All terms

What is a foil?

A character that contrasts with another character.

Opposites Attract: Understanding the Role of Foils in Character Development

Every great story has its heroes and villains, friend and foes, and partners and rivals. But what about those characters that don't fit neatly into any of those categories? Enter, the foil.

A foil is a character that exists to contrast with another character, highlighting specific traits or qualities of that main character.

For example, while Sherlock Holmes is brilliant and logical, his foil, Dr. Watson, is empathetic and nurturing. This contrast serves to illustrate both of their characters more fully, and helps the reader to see unique strengths and weaknesses that they might not have noticed otherwise.

Foils can be used in a wide variety of ways, from minor characters that serve to move the plot along, to major characters who provide meaningful commentary and insight into the protagonist's journey. They may also be used to balance out the tone of a story, or to provide a counterpoint to broader themes or motifs that are present throughout.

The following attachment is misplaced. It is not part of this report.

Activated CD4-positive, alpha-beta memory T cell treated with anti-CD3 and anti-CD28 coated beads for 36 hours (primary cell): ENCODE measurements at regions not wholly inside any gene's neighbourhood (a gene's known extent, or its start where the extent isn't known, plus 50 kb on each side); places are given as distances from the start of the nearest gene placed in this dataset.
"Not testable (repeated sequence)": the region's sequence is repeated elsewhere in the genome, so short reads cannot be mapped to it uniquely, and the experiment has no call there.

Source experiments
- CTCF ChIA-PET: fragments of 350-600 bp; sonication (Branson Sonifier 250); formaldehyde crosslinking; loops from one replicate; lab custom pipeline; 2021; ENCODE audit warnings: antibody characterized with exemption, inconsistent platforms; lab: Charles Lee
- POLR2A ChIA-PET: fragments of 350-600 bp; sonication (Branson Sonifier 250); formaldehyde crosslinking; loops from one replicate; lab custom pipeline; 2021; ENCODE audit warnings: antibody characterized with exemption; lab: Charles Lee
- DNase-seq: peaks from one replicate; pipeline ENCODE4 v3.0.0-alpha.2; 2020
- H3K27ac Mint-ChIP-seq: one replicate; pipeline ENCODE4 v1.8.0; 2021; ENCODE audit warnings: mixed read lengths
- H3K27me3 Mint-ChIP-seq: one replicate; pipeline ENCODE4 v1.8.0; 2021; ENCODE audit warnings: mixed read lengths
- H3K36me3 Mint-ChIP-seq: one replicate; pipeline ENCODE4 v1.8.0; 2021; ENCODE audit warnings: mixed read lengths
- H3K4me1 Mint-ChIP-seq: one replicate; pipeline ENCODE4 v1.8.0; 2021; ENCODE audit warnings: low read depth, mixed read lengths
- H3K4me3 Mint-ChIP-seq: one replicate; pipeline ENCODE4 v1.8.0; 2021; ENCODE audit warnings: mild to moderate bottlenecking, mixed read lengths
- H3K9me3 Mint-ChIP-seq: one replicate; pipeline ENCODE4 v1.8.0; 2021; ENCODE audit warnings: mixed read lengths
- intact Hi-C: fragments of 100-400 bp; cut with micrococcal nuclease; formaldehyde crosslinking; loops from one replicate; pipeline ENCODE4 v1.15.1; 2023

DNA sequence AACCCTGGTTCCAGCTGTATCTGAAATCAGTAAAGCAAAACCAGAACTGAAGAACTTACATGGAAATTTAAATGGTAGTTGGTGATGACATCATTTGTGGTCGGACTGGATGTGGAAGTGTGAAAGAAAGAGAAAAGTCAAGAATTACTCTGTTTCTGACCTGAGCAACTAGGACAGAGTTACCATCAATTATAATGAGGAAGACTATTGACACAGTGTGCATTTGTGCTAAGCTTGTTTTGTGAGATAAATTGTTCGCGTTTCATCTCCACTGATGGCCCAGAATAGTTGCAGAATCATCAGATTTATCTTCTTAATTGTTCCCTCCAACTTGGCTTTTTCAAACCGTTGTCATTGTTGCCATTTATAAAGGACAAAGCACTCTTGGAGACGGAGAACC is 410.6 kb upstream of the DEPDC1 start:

So the next time you're reading a book or watching a movie, keep an eye out for those characters who seem to be just a little bit different from the rest. They may just be the key to unlocking a deeper, richer understanding of the story.

Foiling Around: Examples of How Foils Enhance Character Development in Literature

Learn by example! Check out these two examples of how foils have been implemented in literature:

Gatsby and Nick in The Great Gatsby

In F. Scott Fitzgerald's The Great Gatsby, the wealthy and mysterious Gatsby serves as a foil to the more grounded and practical Nick Carraway.

Whereas Gatsby is flashy and ostentatious, Nick is thoughtful and reserved. By contrasting their personalities, Fitzgerald is able to more fully explore the themes of class, success, and the American Dream that pervade the novel.

Milton's Satan and His Heavenly Counterparts

John Milton's epic poem Paradise Lost contains a number of examples of foils, including the central character of Satan who serves as a foil to the righteous Adam and the angelic Gabriel.

Whereas Satan is rebellious, prideful, and cunning, Adam and Gabriel both possess virtues like humility, wisdom, and selflessness. By contrasting these characters, Milton is able to explore themes like free will, temptation, and the nature of good and evil.